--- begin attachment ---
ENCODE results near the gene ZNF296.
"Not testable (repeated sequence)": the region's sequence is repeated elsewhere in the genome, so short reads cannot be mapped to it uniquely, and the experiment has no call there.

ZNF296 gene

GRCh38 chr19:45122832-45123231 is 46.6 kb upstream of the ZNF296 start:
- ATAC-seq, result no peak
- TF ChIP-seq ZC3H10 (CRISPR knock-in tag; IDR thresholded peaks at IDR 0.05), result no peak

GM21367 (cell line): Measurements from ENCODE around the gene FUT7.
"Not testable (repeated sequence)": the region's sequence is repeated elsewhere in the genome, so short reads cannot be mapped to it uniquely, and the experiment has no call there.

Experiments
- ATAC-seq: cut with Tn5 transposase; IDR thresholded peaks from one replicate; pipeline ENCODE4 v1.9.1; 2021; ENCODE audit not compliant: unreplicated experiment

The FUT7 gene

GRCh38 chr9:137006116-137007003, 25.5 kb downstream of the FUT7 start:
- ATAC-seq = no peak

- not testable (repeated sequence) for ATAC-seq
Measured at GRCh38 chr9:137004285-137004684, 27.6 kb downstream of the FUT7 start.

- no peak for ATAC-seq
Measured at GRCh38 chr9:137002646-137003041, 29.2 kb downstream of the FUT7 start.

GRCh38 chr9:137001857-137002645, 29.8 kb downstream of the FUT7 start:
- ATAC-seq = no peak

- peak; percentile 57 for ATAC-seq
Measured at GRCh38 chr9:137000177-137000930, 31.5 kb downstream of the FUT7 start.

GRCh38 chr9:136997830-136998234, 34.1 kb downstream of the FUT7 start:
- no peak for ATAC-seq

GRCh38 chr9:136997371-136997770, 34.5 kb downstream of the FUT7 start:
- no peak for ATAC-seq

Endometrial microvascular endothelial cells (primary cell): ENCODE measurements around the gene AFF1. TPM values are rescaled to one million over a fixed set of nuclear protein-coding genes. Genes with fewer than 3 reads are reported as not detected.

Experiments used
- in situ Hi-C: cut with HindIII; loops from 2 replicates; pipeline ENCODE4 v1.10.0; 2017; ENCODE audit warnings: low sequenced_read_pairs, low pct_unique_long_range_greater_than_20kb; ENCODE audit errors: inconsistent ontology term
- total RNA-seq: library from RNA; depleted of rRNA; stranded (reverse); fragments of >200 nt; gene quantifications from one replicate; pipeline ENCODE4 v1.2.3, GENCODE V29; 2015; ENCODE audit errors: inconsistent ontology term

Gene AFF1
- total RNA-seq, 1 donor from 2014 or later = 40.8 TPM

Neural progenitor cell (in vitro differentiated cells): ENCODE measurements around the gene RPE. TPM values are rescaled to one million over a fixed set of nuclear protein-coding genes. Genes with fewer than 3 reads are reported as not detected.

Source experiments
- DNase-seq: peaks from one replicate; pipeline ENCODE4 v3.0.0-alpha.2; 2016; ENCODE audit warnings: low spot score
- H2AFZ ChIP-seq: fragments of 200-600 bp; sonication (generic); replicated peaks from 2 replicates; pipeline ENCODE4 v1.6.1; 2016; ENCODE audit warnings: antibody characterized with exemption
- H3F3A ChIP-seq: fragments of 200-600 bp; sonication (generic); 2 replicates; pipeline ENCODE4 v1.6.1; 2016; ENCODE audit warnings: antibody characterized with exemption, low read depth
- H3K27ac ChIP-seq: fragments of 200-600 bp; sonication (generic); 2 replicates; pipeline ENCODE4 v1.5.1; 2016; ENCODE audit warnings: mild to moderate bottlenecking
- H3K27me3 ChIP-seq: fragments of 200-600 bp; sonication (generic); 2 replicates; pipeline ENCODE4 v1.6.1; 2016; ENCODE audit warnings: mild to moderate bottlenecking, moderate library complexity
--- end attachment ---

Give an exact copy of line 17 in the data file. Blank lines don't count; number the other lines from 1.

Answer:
Measured at GRCh38 chr9:137002646-137003041, 29.2 kb downstream of the FUT7 start.